I have now done my first 3 interviews (all via Zoom) for this research project! The first was with a friend who lives in a fairly large (around 100 members) housing co-op, which has houses and flats scattered around an inner-city neighbourhood in a city in the North of England. The other two were with two people who responded to my call for participants, who both live in a similarly sized – but very differently structured – student housing co-op in Scotland.
Starting to do my interviews was delayed quite a bit from when I had originally hoped to, first because of the length of time that it took for me to get approval to do my research from the University ethics committee, and then because of some personal stuff that came up unexpectedly just as I was starting to actually contact co-ops and try to recruit participants, so it was exciting to get to start doing some, but also slightly scary. While I have done similar semi-structured research interviews before (both for my Masters dissertation in 2013, and for my PhD in 2015-16), I felt distinctly ‘rusty’ and a bit anxious and lacking in confidence about getting back into doing them!
I was quite grateful to have a friend rather than a stranger as my first interviewee, because that made it feel a lot more comfortable and “natural”, and meant that I could go into my interviews with strangers feeling more practiced. While interviewing friends has its potential pitfalls, and would perhaps be frowned upon in some more traditional takes on qualitative research (in which concepts like ‘objectivity’ and avoidance of bias are highly valued), I believe that pre-existing connection and shared knowledge and experiences between interviewer and interviewee can enhance research by giving access to dimensions of data that interviews with strangers might not be able to. (I write about this in more detail in the methodology chapter of my PhD thesis.) Conversely, however, some things may be easier to ask, or to tell, a stranger than a friend about – and of course this is likely to vary immensely from person to person. Therefore, especially given that a lot of my life and my friendships are in the intersection between disability and co-ops, my aim is to have a balance, as I did in my PhD, between interviewees who I do and don’t know already.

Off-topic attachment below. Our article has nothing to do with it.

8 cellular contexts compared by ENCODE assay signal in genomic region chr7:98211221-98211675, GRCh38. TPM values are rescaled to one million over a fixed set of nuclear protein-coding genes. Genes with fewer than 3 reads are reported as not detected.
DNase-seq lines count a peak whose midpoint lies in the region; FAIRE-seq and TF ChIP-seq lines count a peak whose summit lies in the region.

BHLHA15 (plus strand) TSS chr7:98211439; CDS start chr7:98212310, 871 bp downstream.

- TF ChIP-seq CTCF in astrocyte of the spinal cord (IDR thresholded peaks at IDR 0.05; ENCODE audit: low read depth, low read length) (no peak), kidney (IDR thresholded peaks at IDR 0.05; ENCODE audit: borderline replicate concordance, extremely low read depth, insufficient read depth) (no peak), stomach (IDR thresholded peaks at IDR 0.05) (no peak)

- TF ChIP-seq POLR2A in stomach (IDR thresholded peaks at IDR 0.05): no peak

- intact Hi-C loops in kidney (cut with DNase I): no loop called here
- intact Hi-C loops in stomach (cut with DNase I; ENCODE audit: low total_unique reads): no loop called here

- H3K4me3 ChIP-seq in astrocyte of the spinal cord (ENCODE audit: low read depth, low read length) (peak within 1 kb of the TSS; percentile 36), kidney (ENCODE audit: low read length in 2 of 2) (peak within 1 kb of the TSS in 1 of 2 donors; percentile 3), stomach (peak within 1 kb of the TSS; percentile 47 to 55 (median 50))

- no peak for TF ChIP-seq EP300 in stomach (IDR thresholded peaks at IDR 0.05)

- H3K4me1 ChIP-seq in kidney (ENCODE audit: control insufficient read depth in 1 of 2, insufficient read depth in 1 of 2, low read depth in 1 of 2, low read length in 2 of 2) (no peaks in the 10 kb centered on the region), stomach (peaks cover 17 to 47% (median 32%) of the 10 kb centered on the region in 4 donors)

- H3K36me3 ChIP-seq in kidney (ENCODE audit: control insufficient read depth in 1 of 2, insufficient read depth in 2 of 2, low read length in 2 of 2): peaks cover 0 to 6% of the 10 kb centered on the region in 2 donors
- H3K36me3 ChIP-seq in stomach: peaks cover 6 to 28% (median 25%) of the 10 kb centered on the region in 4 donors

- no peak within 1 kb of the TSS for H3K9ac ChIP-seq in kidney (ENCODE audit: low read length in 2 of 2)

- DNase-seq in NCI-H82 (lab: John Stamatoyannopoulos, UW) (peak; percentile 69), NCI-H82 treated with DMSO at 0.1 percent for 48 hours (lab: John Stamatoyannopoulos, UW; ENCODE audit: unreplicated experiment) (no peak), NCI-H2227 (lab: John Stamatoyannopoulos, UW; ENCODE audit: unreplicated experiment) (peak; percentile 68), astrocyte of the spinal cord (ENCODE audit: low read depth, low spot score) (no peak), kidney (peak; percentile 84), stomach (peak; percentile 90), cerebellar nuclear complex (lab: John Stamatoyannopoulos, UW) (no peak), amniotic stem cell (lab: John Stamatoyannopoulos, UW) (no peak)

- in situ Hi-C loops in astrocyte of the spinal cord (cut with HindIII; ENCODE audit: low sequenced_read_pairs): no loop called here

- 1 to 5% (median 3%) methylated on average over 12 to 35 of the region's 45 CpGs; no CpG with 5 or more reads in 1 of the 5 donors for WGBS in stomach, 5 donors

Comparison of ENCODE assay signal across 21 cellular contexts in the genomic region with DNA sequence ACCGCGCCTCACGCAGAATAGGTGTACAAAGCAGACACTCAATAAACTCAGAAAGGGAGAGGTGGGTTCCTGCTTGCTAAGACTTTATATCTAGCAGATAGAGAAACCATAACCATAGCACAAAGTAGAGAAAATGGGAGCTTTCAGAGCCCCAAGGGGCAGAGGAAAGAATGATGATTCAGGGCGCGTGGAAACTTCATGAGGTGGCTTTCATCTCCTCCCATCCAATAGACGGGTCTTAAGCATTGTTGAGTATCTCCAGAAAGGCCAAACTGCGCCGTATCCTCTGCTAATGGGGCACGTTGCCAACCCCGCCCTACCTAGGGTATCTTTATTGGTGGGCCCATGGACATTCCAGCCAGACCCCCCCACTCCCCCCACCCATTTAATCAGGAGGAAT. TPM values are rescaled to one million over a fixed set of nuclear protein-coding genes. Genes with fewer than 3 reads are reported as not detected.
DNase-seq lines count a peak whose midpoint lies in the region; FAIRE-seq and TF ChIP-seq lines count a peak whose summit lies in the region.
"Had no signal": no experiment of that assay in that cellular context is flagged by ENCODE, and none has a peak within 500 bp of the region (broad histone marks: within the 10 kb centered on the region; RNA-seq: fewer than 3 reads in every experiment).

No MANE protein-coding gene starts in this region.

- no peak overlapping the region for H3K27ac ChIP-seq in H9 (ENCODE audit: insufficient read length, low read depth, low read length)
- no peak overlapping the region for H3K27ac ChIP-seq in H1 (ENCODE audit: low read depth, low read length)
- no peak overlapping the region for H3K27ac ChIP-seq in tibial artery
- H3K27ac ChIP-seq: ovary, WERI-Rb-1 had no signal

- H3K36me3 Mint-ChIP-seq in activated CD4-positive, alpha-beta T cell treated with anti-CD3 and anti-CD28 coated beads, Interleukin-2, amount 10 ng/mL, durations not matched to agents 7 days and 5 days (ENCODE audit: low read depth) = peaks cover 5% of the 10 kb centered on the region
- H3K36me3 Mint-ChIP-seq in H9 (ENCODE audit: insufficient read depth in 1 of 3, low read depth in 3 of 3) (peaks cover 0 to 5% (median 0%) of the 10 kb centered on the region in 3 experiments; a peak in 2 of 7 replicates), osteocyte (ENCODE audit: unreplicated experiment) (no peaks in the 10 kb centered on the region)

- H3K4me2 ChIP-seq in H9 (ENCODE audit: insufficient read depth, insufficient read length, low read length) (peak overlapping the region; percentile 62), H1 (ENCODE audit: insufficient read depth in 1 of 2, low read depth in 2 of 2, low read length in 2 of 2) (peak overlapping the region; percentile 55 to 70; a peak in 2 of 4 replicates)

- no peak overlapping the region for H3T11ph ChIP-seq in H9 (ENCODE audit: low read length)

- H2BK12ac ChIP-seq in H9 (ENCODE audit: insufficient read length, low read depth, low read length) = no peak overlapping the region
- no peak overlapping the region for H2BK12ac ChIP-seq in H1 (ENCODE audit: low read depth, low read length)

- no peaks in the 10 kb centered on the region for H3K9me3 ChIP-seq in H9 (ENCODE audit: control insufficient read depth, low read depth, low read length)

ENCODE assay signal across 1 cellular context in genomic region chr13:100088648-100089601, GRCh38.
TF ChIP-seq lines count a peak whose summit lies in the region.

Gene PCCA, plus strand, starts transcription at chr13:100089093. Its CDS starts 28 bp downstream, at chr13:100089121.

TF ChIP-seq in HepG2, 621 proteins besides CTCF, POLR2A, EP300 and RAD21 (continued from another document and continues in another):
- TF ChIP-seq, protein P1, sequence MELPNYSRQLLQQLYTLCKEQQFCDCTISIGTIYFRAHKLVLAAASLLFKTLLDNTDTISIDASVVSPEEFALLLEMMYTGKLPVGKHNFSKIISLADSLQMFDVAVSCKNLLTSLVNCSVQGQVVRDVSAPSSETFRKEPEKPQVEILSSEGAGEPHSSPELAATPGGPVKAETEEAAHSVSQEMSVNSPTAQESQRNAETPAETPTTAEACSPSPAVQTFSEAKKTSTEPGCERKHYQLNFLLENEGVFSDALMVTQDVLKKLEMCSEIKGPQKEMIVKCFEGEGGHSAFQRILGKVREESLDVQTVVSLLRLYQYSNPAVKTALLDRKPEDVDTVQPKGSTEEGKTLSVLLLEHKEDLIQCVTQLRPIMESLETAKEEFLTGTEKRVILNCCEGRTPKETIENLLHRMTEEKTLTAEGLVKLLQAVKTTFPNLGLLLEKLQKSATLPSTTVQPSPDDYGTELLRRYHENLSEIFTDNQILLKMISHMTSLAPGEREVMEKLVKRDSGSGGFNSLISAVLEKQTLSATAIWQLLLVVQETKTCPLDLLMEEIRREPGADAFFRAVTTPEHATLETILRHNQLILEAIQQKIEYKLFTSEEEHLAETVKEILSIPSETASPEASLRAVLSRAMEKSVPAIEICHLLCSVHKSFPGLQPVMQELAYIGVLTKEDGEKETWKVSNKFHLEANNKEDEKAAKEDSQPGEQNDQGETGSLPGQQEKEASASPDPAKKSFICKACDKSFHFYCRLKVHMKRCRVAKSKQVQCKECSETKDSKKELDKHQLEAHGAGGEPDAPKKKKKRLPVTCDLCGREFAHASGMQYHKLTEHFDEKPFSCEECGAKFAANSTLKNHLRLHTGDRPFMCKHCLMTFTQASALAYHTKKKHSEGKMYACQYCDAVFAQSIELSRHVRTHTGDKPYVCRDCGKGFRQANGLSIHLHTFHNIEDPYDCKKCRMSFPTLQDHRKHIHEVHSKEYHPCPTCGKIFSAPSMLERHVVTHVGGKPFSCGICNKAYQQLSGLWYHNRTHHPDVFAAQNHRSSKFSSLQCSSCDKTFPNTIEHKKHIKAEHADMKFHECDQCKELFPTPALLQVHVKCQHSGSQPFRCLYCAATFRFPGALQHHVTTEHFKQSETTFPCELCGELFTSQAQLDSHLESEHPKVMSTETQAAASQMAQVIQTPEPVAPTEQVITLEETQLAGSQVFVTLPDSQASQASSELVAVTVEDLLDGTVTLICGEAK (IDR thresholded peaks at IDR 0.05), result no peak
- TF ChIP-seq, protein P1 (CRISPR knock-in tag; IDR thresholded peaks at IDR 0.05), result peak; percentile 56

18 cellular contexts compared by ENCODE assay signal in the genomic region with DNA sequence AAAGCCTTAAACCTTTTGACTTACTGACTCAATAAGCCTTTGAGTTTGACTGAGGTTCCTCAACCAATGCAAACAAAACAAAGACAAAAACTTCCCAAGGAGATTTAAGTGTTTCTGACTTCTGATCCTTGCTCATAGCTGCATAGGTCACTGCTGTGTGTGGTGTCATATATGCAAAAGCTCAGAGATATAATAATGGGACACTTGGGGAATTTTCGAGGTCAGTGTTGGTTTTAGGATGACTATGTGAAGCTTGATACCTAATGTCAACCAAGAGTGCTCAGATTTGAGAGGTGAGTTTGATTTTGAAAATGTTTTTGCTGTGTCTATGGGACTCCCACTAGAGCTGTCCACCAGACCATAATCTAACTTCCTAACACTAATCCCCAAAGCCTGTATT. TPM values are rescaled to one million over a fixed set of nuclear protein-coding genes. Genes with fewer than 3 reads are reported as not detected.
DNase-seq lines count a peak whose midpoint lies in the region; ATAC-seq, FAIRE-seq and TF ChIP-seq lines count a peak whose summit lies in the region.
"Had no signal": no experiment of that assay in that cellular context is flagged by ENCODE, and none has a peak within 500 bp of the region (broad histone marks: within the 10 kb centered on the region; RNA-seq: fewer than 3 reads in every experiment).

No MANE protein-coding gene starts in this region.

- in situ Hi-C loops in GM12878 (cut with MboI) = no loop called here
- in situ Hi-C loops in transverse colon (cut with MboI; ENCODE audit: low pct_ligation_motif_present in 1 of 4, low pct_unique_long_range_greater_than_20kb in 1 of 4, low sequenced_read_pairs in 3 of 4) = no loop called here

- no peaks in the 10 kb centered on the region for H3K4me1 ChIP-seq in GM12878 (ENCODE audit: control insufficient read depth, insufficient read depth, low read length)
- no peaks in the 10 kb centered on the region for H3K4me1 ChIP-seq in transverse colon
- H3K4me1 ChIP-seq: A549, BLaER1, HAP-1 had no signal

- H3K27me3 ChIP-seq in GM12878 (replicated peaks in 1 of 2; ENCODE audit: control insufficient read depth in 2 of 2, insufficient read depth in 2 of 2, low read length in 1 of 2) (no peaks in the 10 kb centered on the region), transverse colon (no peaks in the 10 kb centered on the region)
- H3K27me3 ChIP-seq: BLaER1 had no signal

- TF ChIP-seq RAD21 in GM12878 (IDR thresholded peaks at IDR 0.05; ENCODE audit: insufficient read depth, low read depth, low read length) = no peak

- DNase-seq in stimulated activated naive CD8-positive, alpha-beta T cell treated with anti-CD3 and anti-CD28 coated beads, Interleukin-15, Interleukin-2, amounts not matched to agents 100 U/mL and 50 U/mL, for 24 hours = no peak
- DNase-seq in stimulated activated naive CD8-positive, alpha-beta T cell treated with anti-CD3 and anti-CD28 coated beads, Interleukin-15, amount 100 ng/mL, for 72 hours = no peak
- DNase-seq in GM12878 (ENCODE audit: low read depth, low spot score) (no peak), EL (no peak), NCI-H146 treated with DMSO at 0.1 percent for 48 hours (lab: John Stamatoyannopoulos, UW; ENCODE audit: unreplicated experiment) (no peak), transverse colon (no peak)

I can already see some themes emerging from these first few interviews, including:
– Co-ops are good for disabled people! Participants so far all said that they found fewer disabling barriers in their housing co-ops than in the other types of housing they had lived in (mainstream social housing, student halls and privately rented housing).
– Co-ops don’t necessarily know much about disability, and disabled people don’t necessarily know much about co-ops before they join them – everyone who I have interviewed so far found out about the co-ops they now live in through friends or co-workers who already lived in or had connections to the co-ops, and their motivations to join were mostly pragmatic (e.g. cheap rent, more housing security and greater willingness to meet access needs than privately rented housing) rather than idealistic (because they specifically wanted to live in a co-op or cared about co-operative values – though all did come to care about those values).
– Co-op governance processes can be frustrating and there can be barriers for disabled people to participating in them, but also disabled people can get to influence co-ops to be better at dealing with disabling barriers through being involved in co-op governance.
I have 3 more interviews scheduled for next week, and potentially a few more in later March or April. However, I am still very much looking for more interviewees! I would ideally like to get at least 20 overall – so if you are a disabled person who is or has been a member of a co-op, and you’d like to take part in this research, please do get in touch. In particular, most of the people who have responded to my call for participants so far are members of housing co-ops, so (while I am definitely up for interviewing more housing co-op members!) I would particularly like to make sure that I get some disabled people who are or were members of workers’ co-ops, or of other types of co-ops such as consumer or multi-stakeholder co-ops.
Everyone who I interview will get a £15 shopping voucher. I haven’t yet sorted out exactly which shops it will be possible to have vouchers for, but I am hoping wherever possible to get vouchers for shops which are co-ops – whether that’s “The Co-op” supermarket chain, or shops local to participants which are workers’ co-ops, such as Unicorn in Manchester.
My timeline for doing interviews is somewhat flexible, but ideally I’d like to do all or at least most of them by the end of May, which is also when I have set my survey to close – after that, I will be analysing the data and turning it into writing!
If you want to know more about who I want to interview and what I am asking people about, see my call for participants.